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The Compleat Ingmar #20: The Silence (1963)

I was not prepared for the extent to which Ingmar Bergman’s oeuvre would embrace the uncanny. He may not be a David Lynch, but where Lynch’s nightmares are often emphatically surreal, Bergman’s use of the dreamlike is more subtle, more psychological, and probably more Freudian – though not in the overly literal way that pop-Freudians tends to go for. Unless we’re talking about Hour of the Wolf, which indeed feels like proto-Lynch in its final third, Bergman’s onereic sequences – when they are not explicitly dreams, as for instance in Wild Strawberries – always leave it up to the viewer whether what they are seeing is really happening or not, and to what extent it is filtered through, or even distorted by, a character whose perception is less than reliable.

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The Compleat Ingmar #19: Winter Light (1963)

It has been said many, many times, but it bears saying again: for someone who described himself as an agnostic, Bergman had something of a fixation on religion. Not in social or cultural terms, mind you: Bergman’s concern seems to be almost entirely with very personal matters of faith. Winter Light is probably the most literal in this respect: its protagonist, Tomas (Gunnar Björnstrand), is the pastor of a small Swedish church out in the sticks who finds that as his congregation dwindles (the first scene sees him preaching to a handful of people, several of whom politely try but fail to hide their disinterest), so does his belief.

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The Compleat Ingmar #18: Through a Glass Darkly (1961)

The door opened, but the god was a spider. He came up to me and I saw his face. It was a terrible stony face. He scrambled up and tried to penetrate me, but I defended myself. All along I saw his eyes: they were cold and calm. When he couldn’t penetrate me he continued up my chest, up into my face and onto the wall. I have seen God.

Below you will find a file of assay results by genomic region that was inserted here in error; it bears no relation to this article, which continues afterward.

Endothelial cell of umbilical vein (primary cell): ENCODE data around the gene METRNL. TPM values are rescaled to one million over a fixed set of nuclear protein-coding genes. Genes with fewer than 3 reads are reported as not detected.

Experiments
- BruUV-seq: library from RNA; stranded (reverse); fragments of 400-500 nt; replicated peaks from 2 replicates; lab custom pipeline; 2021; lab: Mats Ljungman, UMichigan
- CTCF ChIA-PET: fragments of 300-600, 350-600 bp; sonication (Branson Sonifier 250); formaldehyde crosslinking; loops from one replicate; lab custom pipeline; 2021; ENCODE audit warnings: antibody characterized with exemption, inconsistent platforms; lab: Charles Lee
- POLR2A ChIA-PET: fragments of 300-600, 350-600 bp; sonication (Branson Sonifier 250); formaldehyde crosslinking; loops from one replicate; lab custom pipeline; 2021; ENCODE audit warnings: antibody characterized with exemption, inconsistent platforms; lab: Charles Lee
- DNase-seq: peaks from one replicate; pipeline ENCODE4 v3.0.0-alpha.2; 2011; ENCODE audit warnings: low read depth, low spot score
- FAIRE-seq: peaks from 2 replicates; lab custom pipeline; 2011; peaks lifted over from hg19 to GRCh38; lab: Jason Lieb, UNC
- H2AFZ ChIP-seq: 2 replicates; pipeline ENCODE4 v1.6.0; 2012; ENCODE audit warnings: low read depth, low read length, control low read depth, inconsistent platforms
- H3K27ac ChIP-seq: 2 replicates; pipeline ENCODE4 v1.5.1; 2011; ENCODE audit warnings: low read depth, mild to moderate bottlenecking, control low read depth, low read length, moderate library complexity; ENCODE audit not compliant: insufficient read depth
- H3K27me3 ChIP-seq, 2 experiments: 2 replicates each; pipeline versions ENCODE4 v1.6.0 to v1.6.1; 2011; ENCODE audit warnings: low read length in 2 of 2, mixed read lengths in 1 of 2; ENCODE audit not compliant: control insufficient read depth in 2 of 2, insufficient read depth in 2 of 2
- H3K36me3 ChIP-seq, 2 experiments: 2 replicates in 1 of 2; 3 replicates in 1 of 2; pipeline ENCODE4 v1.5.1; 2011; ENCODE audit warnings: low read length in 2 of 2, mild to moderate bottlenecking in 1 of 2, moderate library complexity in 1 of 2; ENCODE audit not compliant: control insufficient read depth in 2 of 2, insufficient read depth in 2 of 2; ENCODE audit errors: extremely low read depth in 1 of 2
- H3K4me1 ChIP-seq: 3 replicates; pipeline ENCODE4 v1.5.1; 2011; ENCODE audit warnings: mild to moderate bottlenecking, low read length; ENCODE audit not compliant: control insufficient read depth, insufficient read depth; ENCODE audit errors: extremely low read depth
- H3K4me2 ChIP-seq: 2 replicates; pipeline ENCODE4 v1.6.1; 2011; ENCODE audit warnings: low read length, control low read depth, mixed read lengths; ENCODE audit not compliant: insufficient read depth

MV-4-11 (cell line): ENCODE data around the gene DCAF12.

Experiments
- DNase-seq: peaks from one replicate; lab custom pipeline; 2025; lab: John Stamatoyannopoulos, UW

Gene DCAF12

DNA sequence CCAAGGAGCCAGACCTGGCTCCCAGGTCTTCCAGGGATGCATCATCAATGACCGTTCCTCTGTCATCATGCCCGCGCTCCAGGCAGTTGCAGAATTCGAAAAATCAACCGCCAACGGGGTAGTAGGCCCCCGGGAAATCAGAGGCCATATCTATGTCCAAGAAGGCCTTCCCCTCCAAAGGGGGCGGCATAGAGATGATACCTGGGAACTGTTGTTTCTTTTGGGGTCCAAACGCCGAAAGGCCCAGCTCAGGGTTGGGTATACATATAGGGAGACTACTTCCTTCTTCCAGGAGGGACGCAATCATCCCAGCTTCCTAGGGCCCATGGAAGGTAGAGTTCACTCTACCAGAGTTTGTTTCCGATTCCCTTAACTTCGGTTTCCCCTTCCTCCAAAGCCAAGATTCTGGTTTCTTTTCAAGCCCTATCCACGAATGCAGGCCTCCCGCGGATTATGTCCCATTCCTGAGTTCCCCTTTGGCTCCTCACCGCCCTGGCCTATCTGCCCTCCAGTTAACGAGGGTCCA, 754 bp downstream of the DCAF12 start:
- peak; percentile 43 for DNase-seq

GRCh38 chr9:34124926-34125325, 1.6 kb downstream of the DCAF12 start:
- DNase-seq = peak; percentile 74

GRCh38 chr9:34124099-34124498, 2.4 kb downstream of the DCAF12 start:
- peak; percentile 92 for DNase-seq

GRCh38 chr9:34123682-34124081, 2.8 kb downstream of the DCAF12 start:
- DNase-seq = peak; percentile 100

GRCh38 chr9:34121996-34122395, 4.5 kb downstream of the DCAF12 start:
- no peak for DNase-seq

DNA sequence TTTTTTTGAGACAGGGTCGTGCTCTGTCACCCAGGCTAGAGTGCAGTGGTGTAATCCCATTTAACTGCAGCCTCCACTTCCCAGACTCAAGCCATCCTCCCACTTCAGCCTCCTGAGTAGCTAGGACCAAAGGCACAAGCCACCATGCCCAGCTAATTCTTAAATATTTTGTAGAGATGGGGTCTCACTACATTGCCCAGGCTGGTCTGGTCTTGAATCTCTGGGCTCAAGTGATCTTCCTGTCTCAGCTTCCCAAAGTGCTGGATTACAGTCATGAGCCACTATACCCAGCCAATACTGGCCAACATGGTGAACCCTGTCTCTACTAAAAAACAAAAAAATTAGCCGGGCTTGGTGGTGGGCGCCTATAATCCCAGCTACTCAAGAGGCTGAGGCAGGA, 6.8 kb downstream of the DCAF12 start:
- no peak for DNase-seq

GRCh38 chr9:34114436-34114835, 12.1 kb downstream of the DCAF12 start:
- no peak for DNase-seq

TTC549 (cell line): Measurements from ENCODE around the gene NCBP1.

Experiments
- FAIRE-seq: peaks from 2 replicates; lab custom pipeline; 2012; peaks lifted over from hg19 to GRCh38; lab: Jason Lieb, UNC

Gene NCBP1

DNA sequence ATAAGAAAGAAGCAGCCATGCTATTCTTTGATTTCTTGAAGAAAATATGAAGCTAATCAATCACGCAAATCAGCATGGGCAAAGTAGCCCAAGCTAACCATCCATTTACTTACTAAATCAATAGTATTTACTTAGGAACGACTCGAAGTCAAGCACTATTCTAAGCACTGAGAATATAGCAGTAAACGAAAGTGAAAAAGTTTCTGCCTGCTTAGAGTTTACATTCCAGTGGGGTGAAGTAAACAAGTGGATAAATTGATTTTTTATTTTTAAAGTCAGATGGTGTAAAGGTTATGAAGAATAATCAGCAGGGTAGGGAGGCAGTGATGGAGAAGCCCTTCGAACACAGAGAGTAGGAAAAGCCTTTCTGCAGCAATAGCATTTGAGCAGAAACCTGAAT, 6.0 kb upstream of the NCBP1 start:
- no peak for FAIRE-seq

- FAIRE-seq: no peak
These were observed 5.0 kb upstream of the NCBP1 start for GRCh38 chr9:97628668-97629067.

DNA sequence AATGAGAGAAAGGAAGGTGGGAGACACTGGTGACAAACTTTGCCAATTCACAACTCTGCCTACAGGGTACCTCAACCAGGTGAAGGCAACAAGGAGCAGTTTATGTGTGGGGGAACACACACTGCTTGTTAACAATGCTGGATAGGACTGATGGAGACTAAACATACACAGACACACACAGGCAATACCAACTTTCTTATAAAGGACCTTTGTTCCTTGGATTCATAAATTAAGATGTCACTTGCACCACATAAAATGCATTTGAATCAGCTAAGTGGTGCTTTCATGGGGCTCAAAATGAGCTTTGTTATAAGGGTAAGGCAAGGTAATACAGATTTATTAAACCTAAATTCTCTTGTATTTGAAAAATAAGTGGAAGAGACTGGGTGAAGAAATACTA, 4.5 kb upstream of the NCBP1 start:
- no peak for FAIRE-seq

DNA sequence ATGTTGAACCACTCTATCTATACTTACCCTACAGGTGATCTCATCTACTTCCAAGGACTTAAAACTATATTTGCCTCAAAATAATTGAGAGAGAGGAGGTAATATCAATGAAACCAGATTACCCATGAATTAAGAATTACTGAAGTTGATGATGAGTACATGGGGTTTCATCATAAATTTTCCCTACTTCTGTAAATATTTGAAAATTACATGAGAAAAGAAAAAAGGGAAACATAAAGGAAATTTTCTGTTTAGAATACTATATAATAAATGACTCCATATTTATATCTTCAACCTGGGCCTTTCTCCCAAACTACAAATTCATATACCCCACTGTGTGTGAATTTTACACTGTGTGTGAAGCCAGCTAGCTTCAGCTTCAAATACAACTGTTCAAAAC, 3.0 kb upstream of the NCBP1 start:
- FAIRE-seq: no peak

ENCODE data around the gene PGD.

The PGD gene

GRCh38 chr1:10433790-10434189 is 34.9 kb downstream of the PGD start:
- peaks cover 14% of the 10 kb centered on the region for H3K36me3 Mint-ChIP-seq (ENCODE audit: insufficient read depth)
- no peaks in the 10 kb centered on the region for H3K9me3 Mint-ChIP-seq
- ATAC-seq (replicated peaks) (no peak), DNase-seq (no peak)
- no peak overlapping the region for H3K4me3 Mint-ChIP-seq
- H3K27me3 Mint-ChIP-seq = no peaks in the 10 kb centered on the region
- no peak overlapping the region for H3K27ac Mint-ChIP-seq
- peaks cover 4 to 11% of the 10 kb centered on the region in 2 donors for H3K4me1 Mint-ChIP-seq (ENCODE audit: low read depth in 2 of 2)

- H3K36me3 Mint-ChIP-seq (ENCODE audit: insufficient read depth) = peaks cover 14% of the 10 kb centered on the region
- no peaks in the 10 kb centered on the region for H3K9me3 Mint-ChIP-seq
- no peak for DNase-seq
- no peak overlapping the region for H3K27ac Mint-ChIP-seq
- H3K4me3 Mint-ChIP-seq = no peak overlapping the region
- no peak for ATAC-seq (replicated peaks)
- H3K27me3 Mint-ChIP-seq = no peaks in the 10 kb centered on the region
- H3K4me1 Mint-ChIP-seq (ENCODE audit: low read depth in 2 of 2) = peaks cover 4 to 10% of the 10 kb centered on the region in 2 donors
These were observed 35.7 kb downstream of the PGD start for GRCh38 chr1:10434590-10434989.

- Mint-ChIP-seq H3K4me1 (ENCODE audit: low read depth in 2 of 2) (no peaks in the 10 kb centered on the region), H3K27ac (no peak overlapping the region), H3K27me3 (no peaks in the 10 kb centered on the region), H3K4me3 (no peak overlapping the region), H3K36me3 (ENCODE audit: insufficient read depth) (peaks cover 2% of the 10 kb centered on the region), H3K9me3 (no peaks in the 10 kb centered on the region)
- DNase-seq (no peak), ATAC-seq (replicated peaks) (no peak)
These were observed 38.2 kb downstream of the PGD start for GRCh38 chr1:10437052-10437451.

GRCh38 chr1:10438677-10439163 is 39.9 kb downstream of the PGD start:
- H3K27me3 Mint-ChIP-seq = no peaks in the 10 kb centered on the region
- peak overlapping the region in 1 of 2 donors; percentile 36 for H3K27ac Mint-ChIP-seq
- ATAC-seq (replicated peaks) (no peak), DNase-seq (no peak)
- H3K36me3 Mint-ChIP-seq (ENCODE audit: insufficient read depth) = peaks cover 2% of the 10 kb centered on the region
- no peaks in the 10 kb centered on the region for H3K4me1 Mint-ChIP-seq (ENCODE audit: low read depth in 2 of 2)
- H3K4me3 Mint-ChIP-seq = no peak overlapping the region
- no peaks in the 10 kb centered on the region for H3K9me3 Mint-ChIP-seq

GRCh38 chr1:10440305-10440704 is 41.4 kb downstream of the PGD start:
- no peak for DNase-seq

The individual elements of Through a Glass Darkly are familiar. We’ve previously seen Bergman play with techniques familiar from the horror genre, especially in Hour of the Wolf. We’ve also seen his characters grapple with mental illness, as well as with religion and crises of faith. However, Through a Glass Darkly feels quite different from these other films – perhaps because of its intense focus on its central female character, another striking addition to the cast of women created by Bergman and his leading actresses throughout their collaborations. Bergman’s male protagonists are often weaker than his female characters, but this time, they are basically a supporting cast to the female lead. Without a doubt, the star of this film is Harriet Anderson.

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The Compleat Ingmar #17: Fårö Document (1970) and Fårö Document 1979 (1979)

Truth to tell: after a series of Bergman films focusing on dysfunctional relationships, from Scenes from a Marriage via From the Life of the Marionettes to Shame and The Passion of Anna, I was ready for a change, and as much as I like Liv Ullmann and Max von Sydow, I thought I could do without them for a film or two. Lucky for me, the next two instalments on our journey through Ingmar Bergman’s cinema were the two documentary films, Fårö Document (made throughout 1969 and first aired on Swedish television on 1 January 1970) and its follow-up Fårö Document 1979, which act as a welcome palate cleanser in Criterion’s box set.